And the final reason that enterprises are really a great place to start is a lot of them are on the Fortune 500 list. It’s called the Fortune 500 list and that’s obviously a good business to be going after. So with that, I have discovered doing enterprise developer relations that this is really a different world. My developer community is measured in the dozens because we’ve got only a small number of these high-value clients. And so I’m not going out and doing hackathons, right? There’s not going to be a lot of people using stack overflow.
On top of that, these are kind of secretive companies where they’re a little bit worried that if they are out there saying, “I’ve got problems or I’m trying to figure out how to do this with your API,” that they’re worried how that looks to their brand. And so they don’t wanna really be going out and being so public with their questions, with their support. And it’s a different thing to be a reference customer than to be an active community member.
And so I’ve really been thinking a lot about how it is that you develop a new strategy for enterprise instead of for these, you know, easier to communicate with communities. And the first thing, the first big lesson from this is about the kind of service that developers are expecting when they work for an enterprise. So think about the other vendors they’re used to working with, right? You’ve got Microsoft and IBM and Accenture. And these are companies where they have an entire account management team, they’ve got sales staff, you have your technical account manager, you’ve got your account executive, you’ve got your onboarding plans, you’ve got all sorts of resources. They expect to be able to pick up the phone and call somebody and get an answer right away. So we don’t provide them with passive service as a DevEx team, right? We are trying to be really active with them.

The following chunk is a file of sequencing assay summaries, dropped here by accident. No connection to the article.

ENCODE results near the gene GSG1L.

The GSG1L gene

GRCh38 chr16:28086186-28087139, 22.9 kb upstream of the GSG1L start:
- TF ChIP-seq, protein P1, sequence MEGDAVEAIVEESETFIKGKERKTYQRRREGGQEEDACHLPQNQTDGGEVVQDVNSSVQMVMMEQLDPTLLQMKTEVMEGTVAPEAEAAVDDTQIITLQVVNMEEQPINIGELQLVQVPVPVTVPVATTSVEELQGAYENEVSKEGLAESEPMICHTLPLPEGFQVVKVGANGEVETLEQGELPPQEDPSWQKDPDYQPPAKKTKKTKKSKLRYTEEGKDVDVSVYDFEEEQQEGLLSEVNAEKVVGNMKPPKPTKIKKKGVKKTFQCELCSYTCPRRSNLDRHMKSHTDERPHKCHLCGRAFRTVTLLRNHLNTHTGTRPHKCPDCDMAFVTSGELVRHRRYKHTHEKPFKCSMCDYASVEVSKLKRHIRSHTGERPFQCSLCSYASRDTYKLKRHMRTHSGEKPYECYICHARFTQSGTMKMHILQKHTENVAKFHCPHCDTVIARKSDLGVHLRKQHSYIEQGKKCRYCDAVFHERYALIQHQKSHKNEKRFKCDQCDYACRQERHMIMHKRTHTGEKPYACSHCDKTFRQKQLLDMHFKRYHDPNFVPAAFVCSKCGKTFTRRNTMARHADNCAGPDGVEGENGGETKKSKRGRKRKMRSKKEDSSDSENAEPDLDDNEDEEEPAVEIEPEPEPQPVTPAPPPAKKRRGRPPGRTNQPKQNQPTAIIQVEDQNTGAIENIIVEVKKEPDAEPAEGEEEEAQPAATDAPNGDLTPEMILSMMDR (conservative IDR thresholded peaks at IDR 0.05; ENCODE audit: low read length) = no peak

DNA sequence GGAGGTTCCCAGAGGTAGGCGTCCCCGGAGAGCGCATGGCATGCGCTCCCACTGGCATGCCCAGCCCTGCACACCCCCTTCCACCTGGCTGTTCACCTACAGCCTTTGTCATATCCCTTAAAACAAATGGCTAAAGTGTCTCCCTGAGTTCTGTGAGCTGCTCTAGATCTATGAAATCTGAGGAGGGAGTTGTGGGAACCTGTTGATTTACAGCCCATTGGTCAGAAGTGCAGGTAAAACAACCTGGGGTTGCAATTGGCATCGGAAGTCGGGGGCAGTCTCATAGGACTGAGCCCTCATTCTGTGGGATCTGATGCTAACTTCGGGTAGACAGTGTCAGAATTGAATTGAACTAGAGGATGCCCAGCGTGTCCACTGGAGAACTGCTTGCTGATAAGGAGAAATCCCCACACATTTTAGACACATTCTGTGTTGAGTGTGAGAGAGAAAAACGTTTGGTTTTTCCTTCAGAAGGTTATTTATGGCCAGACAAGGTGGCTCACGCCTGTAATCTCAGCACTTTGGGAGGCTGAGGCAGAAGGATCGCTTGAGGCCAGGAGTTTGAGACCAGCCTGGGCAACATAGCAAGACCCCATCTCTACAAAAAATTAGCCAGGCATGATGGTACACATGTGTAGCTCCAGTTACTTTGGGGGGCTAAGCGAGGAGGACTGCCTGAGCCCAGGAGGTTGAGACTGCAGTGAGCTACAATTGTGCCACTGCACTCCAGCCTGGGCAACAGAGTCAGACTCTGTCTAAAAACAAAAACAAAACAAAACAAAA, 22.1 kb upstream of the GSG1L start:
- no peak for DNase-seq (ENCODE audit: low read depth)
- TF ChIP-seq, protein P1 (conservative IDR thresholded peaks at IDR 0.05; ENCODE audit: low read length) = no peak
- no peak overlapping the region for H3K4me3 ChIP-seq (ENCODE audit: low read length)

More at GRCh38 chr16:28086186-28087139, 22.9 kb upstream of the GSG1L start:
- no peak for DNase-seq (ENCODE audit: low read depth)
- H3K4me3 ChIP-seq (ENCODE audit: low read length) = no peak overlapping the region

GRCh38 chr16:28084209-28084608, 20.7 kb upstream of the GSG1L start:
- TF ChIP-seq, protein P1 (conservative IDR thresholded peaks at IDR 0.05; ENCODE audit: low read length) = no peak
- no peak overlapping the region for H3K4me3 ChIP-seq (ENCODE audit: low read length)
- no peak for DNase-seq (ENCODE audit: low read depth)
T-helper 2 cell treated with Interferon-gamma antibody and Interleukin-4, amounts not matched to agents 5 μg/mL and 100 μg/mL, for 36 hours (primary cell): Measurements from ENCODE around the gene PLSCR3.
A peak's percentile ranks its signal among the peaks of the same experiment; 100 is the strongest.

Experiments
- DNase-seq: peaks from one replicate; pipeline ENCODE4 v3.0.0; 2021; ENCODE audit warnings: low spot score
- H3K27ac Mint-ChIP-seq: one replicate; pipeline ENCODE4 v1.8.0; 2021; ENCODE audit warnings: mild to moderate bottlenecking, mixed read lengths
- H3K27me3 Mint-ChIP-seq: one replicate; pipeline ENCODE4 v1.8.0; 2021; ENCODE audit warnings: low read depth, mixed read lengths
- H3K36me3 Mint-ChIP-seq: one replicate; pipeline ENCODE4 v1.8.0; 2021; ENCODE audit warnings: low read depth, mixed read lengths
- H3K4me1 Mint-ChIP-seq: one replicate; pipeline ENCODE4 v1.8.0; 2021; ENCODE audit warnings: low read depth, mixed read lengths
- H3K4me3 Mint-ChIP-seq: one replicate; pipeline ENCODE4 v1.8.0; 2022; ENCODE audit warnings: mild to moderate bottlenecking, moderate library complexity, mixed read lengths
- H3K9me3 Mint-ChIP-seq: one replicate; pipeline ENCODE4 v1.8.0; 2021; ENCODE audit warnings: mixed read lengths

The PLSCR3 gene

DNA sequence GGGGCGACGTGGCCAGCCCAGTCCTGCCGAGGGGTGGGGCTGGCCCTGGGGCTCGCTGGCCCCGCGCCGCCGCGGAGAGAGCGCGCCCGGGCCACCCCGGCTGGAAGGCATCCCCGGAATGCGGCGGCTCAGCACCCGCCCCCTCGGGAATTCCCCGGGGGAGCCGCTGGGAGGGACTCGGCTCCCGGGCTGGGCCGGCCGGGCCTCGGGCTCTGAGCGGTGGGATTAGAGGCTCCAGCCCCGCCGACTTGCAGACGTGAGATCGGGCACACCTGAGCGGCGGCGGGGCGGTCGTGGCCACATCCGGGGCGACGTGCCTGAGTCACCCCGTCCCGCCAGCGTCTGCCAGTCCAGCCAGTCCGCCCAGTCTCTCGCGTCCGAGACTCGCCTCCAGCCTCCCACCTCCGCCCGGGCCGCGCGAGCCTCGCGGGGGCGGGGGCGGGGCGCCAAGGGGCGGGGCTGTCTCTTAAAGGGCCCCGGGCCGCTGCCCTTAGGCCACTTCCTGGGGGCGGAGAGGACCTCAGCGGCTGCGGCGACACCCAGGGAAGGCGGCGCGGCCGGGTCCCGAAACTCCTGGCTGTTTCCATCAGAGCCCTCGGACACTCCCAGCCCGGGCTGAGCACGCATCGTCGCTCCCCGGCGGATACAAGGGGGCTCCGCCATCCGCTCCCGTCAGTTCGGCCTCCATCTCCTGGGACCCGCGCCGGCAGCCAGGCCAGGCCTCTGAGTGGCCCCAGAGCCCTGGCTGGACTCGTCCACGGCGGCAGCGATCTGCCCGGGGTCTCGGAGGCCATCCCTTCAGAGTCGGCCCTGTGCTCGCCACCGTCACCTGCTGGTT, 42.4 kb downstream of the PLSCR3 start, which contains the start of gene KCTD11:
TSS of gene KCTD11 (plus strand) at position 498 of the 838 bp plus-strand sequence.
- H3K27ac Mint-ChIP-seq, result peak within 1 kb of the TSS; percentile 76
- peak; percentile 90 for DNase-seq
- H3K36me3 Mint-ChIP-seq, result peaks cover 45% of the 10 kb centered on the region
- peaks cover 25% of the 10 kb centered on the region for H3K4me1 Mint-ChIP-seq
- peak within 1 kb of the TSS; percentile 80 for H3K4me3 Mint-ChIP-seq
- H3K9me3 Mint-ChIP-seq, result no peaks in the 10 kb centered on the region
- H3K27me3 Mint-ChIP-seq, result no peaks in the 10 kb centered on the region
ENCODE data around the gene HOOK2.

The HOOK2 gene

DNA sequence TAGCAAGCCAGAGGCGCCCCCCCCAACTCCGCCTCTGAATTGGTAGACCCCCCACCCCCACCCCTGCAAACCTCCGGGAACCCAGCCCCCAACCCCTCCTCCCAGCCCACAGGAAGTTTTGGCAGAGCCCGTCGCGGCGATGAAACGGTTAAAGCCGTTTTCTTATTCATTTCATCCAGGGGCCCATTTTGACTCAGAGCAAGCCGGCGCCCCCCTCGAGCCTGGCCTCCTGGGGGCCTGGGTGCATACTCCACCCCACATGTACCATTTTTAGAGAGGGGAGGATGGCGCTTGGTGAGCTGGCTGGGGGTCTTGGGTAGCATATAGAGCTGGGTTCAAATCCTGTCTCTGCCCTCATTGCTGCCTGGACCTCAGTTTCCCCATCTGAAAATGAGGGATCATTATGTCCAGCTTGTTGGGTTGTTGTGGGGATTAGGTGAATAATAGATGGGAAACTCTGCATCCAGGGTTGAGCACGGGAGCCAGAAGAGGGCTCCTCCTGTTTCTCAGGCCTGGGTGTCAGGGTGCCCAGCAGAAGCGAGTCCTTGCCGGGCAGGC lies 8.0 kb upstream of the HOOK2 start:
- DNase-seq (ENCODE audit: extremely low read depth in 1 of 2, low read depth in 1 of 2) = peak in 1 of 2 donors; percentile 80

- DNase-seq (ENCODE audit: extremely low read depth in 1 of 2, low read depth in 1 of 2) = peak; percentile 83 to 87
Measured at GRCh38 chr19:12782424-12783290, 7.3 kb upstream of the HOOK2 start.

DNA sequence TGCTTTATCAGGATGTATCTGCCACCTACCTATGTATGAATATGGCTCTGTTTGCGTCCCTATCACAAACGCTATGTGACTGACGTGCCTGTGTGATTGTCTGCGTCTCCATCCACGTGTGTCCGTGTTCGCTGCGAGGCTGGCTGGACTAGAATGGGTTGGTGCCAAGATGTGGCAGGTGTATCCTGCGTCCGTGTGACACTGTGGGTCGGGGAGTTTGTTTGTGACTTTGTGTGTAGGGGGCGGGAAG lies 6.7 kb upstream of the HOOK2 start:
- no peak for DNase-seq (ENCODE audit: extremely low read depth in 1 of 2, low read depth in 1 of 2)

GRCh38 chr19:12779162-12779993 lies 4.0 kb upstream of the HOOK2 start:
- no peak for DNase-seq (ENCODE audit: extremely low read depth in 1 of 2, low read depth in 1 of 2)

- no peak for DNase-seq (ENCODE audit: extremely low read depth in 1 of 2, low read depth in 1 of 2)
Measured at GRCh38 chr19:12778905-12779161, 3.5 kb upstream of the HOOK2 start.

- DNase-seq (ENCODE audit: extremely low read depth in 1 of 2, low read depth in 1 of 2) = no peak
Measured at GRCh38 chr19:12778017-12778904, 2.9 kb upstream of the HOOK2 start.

So one of the ways we do this is with our monitoring. It’s not a thing where we just put something up and we say, “Hey, you can check the monitors and see if there’s any…you know, if you’re getting some slow responses, just go and check.” Instead, we have to be able to call them and let them know, “Hey, just so you know, this is down, here’s how we’re working to fix it, and we really appreciate you. Thank you so much.” If we try and be passive, then they get…we’ve gotten some angry phone calls. We’ve had to learn that lesson the hard way. Another thing with this is that DevEx really becomes a lot more about that whole team because these customers do want the onboarding plan. They do want that implementation strategy. It’s not just…you know, they don’t care if your docs are really great. They still want to have the pro services to go with it.
So DevEx really becomes one piece in the entire relationship process. The second thing is that big boats turn slowly and so our sales cycle is usually 6 to 18 months. And this really changes how DevEx fits into the entire flow of the experience. So what I mean here is that, for instance, when we were assigning a new customer, we had our initial couple of sales talks with them, then we didn’t hear anything for a while. They weren’t really doing any meetings. We were wondering what’s going on and then we see, “Oh look, somebody’s come onto the website, they’re looking at our stuff,” and so that gave us the opportunity then as DevEx to notify the sales team, “Hey, we’ve seen some movement from them. You should reach out again.” We reached out. We discovered that it was the CIO of this enterprise who had been looking at our docs to figure out whether this was actually a valid company to invest in or not, right? Did they want to actually partner with us or not?